Mary Anning: The 12-Year-Old That Discovered the First Dinosaur

A guest post by Yael Gazit

Everyone who has ever watched Friends knows what Ross’s job is (Paleontology), but have you ever wondered where this fascinating subject emerged?
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One of the researchers who paved the way for fossil research was Mary Anning. Even as a child, she would walk along the river and find fossils from the Jurassic era. The fossils that she collected contributed to a fundamental change in scientific thinking about ancient life and the history of the earth. Although she never acquired a formal education, she is considered one of the ten most influential British women in the history of science. She was born in Durst, England, on May 21st, 1799, to a family of carpenters. Not just any carpenters but real wood people. But it was a different type of wood encounter than changed her life. 

In August 1800, when Anning was only 15 months old, she was being held by a neighbor who stood under a tree with two other women. Suddenly, lightening hit the tree and killed the three women. Mary was miraculously saved, and for years her curiously and easygoing personality was considered to be a result of that event. 

Perhaps it was because of the lightening, and perhaps not, but Mary spent most of her childhood in nature. Her carpenter father would collect fossils he found in the beach cliffs by their house and sell them to tourists. When Mary joined him, they collected and studied the fossils together. Anning’s formal education was limited. She learned how to read and write at church, but not much more.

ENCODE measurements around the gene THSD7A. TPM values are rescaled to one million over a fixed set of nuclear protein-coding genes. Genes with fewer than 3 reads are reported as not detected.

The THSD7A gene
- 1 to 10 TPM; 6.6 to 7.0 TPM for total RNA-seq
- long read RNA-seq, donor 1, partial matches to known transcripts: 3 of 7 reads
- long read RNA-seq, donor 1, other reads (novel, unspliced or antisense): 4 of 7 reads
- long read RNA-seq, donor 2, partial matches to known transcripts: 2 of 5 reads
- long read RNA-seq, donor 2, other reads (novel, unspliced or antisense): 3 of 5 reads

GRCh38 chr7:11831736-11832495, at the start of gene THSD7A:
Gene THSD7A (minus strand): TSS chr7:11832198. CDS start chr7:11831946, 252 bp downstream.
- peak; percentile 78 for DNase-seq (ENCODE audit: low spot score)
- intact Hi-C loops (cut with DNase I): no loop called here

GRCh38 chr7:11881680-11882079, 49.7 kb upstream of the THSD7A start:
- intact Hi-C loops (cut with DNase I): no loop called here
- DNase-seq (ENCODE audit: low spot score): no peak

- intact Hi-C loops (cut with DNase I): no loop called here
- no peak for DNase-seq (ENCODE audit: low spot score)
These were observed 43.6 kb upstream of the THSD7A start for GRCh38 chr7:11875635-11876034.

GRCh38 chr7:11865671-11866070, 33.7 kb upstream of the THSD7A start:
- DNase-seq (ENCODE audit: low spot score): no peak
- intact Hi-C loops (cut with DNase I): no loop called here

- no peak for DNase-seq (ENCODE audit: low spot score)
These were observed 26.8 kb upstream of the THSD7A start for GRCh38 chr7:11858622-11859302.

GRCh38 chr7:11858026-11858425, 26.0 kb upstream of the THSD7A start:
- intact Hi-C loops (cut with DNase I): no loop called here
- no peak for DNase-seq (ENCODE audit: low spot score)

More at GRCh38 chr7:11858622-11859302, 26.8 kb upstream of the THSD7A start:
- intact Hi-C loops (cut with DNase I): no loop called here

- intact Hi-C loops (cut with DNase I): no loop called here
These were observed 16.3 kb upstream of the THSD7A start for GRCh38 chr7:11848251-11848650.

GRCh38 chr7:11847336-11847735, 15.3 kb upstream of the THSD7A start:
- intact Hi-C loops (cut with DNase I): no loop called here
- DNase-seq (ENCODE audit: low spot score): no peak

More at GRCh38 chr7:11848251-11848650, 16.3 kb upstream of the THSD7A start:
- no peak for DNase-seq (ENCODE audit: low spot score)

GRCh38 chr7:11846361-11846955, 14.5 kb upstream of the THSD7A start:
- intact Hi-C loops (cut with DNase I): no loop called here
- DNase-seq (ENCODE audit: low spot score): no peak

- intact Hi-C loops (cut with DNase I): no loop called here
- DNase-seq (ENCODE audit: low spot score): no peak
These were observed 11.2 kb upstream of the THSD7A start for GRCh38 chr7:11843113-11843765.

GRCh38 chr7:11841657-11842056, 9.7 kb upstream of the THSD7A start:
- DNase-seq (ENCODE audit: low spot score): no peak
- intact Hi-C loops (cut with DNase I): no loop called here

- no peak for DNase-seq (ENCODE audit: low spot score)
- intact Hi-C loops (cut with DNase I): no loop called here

Even without a formal education, she became a groundbreaking scientist, and made her first discovery at the age of 12. Her most famous finding was a Ichthyosaurus skeleton that she and her brother found in 1811. They initially believed it to be a crocodile skeleton, but she quickly realized it was a different animal, one that had been unknown until then. She called the animal Ichthyosaurus (lizard fish in Latin). 

The skeleton was sold for only  23£ and was presented in London. There, captured people’s attention and raised questions about the history of living creatures the the planet’s age. At the time, most people believed in theology and that God created all creatures. Science slowly started to star in a bigger role. But her discoveries didn’t end there, and ten years later she discovered the Plesiosauria. 

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Aning became well-known in geological circles in Britan and throughout Europe. Still, as a woman she was not allowed to join the Geological Association of London and didn’t always receive full recognition despite her many discoveries.  She published one scientific paper in her life, which was published in the Journal of Natural History. In the paper, she criticized some of the claims that appeared in the journal. colleague, Henry De la Beche, a London native, received the recognition. He rose to fame after becoming the first director of the Geological Survey of Great Britain, helped pioneer the first methods of geological research, and became the first President of the Palaeontographical Society.
Aning herself passed away in 1847, at the age of 47, almost completely anonymous. Years would pass before other researchers would prove that the world existed millions of years, and that wonderful creatures lived in it before man came into the world.

Mary Anning was memorialized in the book Remarkable Creatures by Tracy Chevalier (the author of the book The Girl With the Pearl Necklace).

Today, we can say that she was ahead of her time. Her discoveries challenged popular perceptions of the creation of the world and sparked discussions about the origin of man. The world was not ready for a woman in a male-dominated academic arena, but today she is considered one of the greatest fossil explorers who ever existed. Ross, who never gets tired of dinosaurs, also thanks her.

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